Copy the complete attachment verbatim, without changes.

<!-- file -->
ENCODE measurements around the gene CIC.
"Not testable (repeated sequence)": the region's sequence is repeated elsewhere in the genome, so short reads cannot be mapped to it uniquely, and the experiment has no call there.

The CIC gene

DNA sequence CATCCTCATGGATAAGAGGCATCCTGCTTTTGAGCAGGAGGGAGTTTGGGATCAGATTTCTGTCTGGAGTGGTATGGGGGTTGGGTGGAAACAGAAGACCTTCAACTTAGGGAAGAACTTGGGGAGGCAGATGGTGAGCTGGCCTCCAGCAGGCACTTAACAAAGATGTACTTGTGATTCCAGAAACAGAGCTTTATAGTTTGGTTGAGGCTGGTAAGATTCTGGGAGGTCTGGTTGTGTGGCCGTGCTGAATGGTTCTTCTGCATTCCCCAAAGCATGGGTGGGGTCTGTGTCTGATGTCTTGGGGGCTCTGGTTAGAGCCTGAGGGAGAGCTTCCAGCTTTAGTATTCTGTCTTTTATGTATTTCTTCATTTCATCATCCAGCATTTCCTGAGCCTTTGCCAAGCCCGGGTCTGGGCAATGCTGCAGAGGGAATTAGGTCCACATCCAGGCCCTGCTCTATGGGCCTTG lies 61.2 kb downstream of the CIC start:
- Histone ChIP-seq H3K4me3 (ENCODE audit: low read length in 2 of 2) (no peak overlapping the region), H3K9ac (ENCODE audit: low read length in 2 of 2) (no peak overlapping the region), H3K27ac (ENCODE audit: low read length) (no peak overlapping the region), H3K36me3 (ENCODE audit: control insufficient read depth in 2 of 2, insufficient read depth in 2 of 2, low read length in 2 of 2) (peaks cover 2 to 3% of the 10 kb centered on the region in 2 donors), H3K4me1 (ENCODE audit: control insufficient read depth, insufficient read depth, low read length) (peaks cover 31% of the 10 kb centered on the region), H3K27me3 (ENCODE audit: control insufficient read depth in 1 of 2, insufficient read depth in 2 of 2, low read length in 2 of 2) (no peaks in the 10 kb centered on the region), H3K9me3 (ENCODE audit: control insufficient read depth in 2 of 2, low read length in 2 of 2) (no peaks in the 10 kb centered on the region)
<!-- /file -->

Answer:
ENCODE measurements around the gene CIC.
"Not testable (repeated sequence)": the region's sequence is repeated elsewhere in the genome, so short reads cannot be mapped to it uniquely, and the experiment has no call there.

The CIC gene

DNA sequence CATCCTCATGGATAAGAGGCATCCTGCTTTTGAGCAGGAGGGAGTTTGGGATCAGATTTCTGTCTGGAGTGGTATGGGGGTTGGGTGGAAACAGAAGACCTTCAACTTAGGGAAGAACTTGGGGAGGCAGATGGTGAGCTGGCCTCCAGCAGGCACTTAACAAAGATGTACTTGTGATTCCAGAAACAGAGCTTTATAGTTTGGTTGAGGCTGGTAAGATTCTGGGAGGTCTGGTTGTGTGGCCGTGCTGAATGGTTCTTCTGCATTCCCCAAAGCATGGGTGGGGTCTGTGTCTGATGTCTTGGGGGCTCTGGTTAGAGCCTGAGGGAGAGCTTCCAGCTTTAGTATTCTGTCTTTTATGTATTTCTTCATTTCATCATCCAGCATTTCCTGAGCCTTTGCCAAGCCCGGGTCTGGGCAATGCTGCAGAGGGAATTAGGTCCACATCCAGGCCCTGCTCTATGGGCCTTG lies 61.2 kb downstream of the CIC start:
- Histone ChIP-seq H3K4me3 (ENCODE audit: low read length in 2 of 2) (no peak overlapping the region), H3K9ac (ENCODE audit: low read length in 2 of 2) (no peak overlapping the region), H3K27ac (ENCODE audit: low read length) (no peak overlapping the region), H3K36me3 (ENCODE audit: control insufficient read depth in 2 of 2, insufficient read depth in 2 of 2, low read length in 2 of 2) (peaks cover 2 to 3% of the 10 kb centered on the region in 2 donors), H3K4me1 (ENCODE audit: control insufficient read depth, insufficient read depth, low read length) (peaks cover 31% of the 10 kb centered on the region), H3K27me3 (ENCODE audit: control insufficient read depth in 1 of 2, insufficient read depth in 2 of 2, low read length in 2 of 2) (no peaks in the 10 kb centered on the region), H3K9me3 (ENCODE audit: control insufficient read depth in 2 of 2, low read length in 2 of 2) (no peaks in the 10 kb centered on the region)